The relationship of Grace and Suzy is one that is difficult to pin down because although it appears to be one of dysfunction and hate, I see it as one of pure love and sacrifice. According to Webster’s Ninth New Collegiate Dictionary a sister is “a female human being having the same parents as another person.” To me, a sister is so much more than that cold definition of lineage. Maybe it’s because I have sister and therefore understand the intricate relationship that lies between two sisters. The relationship is one of jealousy, envy, pure love, learning, laughing, and competition.
In The Interpreter by Suki Kim, the relationship between Suzy and Grace is more complicated than the author leads us to believe. I agree, from the first reading, I felt every cold shoulder, petty comment, and longing to be accepted. However, after much thought, I believe a deeper meaning can be read into every action and word exchange between the two sisters. I don’t think Grace was the “evil” older sister and treated Suzy poorly their entire lives. I have found in Grace’s actions a full and undying love of her sister that provokes her every action. Grace, being the older sister, was trying to protect and shelter Suzy from cold and harsh reality their family lived in. Grace took on all of the problems from knowing the truth of her father’s actions and never letting anyone else know. This is a lot to ask of a young girl who already faces many issues such as finding a cultural identity, moving schools every year, and finding true friends. Grace has good intentions by taking these problems onto herself and not sharing with Suzy, but it backfires some what. Grace ends up jealous of Suzy for being naive about family issues. Grace has created a vicious circle of catch 22. Grace feels like she shouldn’t share the grief with her younger sister, and yet because Suzy is unaware of these issues Grace envies her. Due to the Korean culture their parents foster, the responsibility is put on the elder daughter’s shoulders. Grace might have secretly wanted to share this responsibility with Suzy but couldn’t because it weight was hers to bear alone. Likewise, Suzy might have wanted to help Grace with translating for her parents, but wasn’t allowed to therefore causing a bigger divide.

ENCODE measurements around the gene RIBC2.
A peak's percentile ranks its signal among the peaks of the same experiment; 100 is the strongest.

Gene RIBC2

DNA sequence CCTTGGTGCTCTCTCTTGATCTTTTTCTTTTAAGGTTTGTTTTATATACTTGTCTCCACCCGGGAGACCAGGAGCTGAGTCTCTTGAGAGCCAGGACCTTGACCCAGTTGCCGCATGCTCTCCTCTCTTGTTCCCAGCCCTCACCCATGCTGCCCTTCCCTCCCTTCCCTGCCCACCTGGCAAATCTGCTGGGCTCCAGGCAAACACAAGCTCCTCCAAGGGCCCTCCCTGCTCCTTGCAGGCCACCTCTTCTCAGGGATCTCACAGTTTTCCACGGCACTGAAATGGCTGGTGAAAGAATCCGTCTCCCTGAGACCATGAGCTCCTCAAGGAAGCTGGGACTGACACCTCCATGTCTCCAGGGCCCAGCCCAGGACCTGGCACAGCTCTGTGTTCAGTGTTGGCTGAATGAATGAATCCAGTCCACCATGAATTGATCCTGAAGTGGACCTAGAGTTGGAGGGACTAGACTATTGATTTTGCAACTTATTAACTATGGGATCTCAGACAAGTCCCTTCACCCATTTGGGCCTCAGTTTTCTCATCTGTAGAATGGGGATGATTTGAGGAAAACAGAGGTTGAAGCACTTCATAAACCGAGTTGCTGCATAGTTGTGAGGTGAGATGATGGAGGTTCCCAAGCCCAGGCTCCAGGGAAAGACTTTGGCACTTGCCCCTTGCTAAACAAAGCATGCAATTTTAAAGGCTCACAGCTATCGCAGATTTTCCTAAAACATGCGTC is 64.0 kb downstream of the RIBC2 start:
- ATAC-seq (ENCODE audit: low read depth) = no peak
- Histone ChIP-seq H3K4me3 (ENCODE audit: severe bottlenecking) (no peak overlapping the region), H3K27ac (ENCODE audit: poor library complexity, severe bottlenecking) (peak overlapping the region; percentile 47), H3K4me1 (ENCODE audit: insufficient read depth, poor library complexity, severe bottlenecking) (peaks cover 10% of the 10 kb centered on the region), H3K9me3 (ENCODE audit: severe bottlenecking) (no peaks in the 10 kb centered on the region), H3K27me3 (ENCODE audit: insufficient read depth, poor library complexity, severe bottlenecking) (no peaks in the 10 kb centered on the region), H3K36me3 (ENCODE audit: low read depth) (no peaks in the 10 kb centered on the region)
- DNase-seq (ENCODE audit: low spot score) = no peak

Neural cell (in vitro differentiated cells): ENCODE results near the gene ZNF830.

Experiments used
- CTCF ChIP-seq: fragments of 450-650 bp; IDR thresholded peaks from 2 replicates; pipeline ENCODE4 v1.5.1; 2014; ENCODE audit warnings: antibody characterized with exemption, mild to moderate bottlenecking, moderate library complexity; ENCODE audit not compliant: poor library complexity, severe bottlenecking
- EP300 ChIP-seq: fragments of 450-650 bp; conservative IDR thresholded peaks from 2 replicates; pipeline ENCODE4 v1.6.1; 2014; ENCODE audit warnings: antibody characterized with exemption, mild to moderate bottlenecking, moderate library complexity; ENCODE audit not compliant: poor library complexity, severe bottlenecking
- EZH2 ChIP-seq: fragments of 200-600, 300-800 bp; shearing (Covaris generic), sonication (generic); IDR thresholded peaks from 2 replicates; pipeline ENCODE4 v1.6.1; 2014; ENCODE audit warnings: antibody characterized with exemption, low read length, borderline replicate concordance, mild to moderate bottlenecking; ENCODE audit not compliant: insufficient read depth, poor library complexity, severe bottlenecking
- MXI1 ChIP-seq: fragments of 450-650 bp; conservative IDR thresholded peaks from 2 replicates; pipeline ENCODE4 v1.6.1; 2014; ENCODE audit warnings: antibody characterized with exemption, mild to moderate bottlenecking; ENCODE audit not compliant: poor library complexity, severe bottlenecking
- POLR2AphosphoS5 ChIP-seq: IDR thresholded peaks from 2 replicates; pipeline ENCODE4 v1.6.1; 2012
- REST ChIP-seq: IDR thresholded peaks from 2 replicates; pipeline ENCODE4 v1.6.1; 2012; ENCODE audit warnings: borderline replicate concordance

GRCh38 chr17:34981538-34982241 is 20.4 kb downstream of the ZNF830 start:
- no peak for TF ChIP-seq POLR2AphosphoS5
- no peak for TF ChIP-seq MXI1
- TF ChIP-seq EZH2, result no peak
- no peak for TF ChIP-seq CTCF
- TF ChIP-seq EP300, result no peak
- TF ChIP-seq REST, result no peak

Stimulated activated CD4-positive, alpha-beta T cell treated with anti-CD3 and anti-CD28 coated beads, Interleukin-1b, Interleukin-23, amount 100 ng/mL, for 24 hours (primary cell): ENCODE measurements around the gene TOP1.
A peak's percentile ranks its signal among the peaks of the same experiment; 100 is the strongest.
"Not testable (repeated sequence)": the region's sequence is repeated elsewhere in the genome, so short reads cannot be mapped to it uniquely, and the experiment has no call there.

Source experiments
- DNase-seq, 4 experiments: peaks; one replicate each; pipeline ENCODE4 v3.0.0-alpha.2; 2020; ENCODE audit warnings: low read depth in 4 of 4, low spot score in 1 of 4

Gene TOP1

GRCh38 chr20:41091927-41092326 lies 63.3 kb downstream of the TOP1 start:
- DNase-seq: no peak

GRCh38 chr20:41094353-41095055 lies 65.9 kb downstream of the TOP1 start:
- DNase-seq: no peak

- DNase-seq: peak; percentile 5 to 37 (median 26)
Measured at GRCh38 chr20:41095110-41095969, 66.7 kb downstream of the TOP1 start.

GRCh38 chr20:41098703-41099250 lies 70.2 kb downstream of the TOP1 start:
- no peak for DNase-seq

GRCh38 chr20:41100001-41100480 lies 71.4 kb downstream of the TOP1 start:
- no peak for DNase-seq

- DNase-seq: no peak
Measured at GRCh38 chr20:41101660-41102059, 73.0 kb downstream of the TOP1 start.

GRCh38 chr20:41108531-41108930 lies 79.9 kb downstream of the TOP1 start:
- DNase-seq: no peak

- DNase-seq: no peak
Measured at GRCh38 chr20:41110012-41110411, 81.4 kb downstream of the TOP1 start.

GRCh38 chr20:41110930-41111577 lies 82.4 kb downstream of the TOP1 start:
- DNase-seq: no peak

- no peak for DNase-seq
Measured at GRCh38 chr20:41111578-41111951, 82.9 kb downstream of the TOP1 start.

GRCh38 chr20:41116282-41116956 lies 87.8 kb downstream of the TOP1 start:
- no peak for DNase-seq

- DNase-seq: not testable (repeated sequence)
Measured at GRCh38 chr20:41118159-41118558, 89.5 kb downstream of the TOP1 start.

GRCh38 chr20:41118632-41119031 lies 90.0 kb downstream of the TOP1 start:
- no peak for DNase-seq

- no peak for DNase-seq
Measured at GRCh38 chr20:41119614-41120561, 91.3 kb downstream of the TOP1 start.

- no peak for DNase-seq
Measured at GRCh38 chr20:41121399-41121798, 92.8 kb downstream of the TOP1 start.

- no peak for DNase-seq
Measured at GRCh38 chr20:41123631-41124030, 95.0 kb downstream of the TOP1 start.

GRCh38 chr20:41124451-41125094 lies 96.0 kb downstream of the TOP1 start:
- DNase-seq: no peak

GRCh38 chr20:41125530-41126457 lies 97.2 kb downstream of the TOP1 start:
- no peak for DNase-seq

Grace’s life motto should be, “The path to hell is lined with good intentions.” Grace ends up suffering alone in her own personal hell because of the sacrifice she makes in order for Suzy to be left youthful and untouched by all of the problems their parents, especially their father, create. This silent, strong relationship can be summed up by quote from Grace that is repeated several times throughout the novel, “One day, if you find yourself alone, will you remember that I am too” (260)? It takes the entire book for Suzy to finally understand and come to realize what Grace meant by these words. At the end, it is brought to light that Grace has been silently suffering all of these years due to her full understanding of what her father had been doing for years to other immigrants. Therefore Grace felt “alone” in her world and therefore excluded others including Suzy. One last cry of help can be heard in this line from Grace, although it was meant never to be understood until the end when all was revealed.